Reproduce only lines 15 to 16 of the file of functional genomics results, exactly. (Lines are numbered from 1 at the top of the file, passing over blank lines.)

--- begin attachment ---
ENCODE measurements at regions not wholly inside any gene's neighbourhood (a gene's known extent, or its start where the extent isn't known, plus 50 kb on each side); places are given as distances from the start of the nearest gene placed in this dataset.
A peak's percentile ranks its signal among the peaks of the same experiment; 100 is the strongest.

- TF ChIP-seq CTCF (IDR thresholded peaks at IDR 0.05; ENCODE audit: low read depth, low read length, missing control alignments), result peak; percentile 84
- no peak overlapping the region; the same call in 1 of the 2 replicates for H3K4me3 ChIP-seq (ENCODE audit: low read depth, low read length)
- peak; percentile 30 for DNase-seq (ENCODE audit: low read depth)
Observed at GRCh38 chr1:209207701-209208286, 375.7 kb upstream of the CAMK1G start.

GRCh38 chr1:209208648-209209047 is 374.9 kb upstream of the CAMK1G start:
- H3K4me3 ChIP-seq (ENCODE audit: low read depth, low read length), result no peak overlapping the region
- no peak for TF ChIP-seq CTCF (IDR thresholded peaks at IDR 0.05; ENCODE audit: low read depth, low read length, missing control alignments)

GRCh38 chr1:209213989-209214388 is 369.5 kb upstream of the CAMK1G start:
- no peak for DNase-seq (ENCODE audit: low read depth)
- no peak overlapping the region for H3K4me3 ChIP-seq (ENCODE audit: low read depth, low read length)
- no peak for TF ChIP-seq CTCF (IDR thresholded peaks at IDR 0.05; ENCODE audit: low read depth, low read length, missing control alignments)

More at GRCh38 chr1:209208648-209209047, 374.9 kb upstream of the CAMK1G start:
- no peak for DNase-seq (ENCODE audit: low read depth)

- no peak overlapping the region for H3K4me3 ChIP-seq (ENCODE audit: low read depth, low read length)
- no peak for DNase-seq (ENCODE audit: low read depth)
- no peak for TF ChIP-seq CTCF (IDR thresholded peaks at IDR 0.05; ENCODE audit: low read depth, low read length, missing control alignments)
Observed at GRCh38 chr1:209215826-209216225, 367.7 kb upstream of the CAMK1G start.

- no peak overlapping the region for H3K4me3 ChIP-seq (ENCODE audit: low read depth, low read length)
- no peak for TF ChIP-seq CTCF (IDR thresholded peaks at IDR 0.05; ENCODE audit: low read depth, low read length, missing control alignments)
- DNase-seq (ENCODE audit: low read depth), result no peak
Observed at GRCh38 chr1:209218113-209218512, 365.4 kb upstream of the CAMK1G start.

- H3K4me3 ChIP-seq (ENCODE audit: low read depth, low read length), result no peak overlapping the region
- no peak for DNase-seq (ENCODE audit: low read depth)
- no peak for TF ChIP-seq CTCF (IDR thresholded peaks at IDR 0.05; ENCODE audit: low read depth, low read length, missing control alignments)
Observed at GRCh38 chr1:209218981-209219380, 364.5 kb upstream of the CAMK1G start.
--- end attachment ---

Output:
- no peak for DNase-seq (ENCODE audit: low read depth)

- no peak overlapping the region for H3K4me3 ChIP-seq (ENCODE audit: low read depth, low read length)